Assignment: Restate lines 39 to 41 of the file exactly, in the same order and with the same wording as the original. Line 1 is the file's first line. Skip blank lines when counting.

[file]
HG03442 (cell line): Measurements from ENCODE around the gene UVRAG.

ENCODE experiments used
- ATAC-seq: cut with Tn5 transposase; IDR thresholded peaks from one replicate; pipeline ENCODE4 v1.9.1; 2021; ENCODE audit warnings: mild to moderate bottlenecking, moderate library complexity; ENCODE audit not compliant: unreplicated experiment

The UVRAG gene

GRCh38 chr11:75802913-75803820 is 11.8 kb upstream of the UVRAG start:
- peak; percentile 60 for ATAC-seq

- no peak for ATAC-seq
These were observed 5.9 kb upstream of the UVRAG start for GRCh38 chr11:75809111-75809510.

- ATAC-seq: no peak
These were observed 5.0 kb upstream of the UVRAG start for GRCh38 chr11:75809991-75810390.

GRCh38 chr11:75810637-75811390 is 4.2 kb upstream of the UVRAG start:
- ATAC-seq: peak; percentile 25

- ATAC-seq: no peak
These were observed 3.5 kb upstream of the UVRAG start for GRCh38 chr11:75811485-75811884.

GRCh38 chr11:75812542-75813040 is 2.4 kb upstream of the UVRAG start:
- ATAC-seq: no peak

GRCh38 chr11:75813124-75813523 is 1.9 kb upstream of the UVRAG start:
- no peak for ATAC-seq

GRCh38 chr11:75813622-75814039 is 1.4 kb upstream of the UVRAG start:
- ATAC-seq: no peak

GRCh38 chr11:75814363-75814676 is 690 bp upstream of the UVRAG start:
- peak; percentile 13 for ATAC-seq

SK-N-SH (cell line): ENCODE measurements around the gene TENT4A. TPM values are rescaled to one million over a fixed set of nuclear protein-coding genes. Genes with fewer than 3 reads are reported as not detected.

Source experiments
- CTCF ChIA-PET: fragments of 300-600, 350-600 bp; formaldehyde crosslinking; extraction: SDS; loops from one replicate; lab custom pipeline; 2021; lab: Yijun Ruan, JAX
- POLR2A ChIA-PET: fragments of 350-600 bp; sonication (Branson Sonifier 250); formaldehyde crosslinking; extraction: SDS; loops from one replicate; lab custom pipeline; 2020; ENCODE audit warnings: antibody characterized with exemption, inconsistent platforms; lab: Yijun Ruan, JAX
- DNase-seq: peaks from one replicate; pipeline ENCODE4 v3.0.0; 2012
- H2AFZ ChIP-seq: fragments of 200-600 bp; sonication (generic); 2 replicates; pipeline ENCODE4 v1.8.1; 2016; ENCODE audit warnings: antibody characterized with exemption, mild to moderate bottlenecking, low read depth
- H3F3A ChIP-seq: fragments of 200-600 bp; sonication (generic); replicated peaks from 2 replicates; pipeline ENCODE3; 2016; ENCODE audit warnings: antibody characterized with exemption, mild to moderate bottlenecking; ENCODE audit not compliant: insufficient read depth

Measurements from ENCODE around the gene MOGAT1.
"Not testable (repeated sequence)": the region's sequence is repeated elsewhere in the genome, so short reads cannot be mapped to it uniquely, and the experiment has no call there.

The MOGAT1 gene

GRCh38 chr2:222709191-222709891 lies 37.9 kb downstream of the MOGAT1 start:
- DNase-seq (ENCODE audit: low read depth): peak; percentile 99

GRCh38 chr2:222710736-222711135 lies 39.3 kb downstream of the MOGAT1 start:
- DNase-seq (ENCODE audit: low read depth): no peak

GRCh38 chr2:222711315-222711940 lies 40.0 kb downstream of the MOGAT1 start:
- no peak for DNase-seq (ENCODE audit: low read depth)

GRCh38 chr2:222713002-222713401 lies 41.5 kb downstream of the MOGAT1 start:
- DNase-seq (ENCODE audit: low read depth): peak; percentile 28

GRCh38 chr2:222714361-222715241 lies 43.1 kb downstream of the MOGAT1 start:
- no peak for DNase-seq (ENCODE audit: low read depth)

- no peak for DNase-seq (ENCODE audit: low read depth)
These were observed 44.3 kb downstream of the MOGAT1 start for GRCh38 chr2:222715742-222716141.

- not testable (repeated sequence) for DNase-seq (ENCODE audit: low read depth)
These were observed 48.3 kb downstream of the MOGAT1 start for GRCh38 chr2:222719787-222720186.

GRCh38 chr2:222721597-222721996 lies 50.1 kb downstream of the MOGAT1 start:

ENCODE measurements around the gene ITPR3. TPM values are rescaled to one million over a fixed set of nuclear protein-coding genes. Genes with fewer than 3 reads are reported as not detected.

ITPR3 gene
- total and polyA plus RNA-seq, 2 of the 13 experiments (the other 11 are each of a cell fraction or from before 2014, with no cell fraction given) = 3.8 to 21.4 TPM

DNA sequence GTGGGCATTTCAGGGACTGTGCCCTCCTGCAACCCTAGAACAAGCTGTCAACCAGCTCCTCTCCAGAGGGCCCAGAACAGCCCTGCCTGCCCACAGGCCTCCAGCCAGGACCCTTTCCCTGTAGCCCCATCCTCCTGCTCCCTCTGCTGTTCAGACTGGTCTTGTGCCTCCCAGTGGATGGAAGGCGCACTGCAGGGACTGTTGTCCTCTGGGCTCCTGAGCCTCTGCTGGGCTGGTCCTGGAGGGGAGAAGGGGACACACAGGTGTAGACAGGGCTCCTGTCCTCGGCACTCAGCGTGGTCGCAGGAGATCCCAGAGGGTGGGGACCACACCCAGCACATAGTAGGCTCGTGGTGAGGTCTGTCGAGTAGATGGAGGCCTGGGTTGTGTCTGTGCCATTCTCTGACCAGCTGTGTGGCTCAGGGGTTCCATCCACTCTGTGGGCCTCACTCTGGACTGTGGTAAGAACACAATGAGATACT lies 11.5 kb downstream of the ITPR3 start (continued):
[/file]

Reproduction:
GRCh38 chr2:222713002-222713401 lies 41.5 kb downstream of the MOGAT1 start:
- DNase-seq (ENCODE audit: low read depth): peak; percentile 28

GRCh38 chr2:222714361-222715241 lies 43.1 kb downstream of the MOGAT1 start: